Column: Garden suburb as “Paradise Planned”

Bird's-eye view of Glendale, Ohio, founded in 1851 and considered the first garden village in America.

Bird’s-eye view of Glendale, Ohio, founded in 1851 and considered the first garden village in America.

I had planned to take the bus to work on Tuesday morning, lugging the new book “Paradise Planned: The Garden Suburb and the Modern City” in my trusty Penguin bag, hauling it in from our house in the suburbs — well, it’s still in Providence, but it feels suburban compared with my “commute” as a resident of downtown for a decade.

But “Paradise Planned” feels like a ton of bricks (12.3 pounds: Amazon), so by car we go. The prize for making fun of its size goes to Architectural Record’s reviewer Justin Davidson, whose “first instinct was to set the volume down on its own half-acre lot, give it a peaked roof, and simply move in.” Davidson says he worked out at a gym to acquire the strength to lift the book onto his “insufficient lap.”

Heavy-duty pages give the book a massiveness even beyond its 1,072 pages. More than 3,500 mostly color photos, plans, maps and diagrams, many small but printed at high resolution, testify to the luxury achieved by designer Pentagram and publisher Monacelli Press.

Truly a château among books.

Read the rest of this column at The Providence Journal.

About David Brussat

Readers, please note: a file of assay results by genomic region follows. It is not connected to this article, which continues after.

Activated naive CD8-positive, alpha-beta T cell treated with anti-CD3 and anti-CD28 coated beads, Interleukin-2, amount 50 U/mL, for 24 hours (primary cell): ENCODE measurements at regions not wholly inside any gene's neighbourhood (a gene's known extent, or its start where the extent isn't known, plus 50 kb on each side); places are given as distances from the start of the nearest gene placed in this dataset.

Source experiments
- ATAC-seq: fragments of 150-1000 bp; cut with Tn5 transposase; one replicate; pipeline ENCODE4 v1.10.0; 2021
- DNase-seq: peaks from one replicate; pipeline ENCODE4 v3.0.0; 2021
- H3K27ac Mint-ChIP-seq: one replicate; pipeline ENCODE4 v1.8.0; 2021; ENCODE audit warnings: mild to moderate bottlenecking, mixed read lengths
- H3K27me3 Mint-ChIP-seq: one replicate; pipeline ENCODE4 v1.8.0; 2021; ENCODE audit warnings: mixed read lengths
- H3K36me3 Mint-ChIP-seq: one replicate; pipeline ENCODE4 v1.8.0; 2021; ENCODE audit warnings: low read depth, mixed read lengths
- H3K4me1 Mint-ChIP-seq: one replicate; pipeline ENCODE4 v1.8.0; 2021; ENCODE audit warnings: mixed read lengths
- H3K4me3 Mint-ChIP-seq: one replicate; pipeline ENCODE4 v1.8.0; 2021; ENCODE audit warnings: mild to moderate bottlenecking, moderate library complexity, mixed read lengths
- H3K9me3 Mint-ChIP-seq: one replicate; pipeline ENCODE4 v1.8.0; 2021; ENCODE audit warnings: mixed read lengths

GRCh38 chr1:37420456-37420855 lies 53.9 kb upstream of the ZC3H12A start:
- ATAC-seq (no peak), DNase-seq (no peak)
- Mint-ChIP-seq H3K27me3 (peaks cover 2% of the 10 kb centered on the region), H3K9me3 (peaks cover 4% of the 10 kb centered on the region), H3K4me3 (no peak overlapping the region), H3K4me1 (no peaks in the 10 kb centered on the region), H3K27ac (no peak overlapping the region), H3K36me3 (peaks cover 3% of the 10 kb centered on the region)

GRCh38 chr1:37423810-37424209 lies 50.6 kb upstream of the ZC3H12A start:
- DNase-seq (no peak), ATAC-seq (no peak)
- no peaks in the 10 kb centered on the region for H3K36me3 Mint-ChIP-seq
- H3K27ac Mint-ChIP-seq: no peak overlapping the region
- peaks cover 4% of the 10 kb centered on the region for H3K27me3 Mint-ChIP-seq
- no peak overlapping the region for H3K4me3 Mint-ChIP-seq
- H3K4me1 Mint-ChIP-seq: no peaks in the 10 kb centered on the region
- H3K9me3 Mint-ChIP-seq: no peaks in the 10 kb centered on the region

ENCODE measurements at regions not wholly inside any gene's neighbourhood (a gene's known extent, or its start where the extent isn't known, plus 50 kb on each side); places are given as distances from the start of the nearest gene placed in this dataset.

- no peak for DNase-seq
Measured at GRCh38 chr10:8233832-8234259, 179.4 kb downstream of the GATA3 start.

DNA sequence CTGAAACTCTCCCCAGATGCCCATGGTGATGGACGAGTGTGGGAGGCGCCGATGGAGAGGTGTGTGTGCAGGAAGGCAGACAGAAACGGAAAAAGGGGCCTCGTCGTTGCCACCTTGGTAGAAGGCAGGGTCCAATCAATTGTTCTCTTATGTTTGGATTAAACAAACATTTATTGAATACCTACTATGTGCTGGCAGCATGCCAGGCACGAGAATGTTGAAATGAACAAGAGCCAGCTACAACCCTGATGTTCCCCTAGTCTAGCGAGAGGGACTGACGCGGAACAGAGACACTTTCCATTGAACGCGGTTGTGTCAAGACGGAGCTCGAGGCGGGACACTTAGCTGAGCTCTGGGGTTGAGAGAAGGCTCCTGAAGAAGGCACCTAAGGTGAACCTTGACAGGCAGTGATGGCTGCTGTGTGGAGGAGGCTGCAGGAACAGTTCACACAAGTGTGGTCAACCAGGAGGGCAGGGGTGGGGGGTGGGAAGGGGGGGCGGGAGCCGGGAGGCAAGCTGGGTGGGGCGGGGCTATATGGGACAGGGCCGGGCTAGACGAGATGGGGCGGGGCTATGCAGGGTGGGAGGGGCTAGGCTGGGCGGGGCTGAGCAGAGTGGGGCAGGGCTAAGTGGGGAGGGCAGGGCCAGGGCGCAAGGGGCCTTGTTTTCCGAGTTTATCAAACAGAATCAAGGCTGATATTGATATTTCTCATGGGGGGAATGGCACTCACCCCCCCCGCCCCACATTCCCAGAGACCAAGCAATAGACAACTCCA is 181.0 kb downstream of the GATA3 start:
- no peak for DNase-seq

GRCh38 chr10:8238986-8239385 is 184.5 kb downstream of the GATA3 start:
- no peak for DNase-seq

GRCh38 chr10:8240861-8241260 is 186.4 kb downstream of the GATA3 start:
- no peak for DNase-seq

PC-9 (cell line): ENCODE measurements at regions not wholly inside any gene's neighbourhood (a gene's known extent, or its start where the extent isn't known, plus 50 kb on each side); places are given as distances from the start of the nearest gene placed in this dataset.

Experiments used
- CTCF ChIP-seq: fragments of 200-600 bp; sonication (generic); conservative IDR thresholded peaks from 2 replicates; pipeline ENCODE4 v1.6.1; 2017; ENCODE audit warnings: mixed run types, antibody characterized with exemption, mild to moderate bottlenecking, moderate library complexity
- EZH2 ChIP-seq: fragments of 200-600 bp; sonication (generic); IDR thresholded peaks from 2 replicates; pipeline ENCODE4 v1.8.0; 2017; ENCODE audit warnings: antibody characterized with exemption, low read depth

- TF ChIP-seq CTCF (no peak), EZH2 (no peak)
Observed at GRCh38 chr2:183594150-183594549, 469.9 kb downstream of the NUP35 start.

This blog was begun in 2009 as a feature of the Providence Journal, where I was on the editorial board and wrote a weekly column of architecture criticism for three decades. Architecture Here and There fights the style wars for classical architecture and against modern architecture, no holds barred. My freelance writing and editing on that topic and others addresses issues of design and culture locally and globally. I am a member of the board of the New England chapter of the Institute of Classical Architecture & Art, which bestowed an Arthur Ross Award on me in 2002. I work from Providence, R.I., where I live with my wife Victoria, my son Billy and our cat Gato. If you would like to employ my writing and editing to improve your work, please email me at my consultancy, dbrussat@gmail.com, or call 401.351.0457. Testimonial: "Your work is so wonderful - you now enter my mind and write what I would have written." - Nikos Salingaros, mathematician at the University of Texas, architectural theorist and author of many books.
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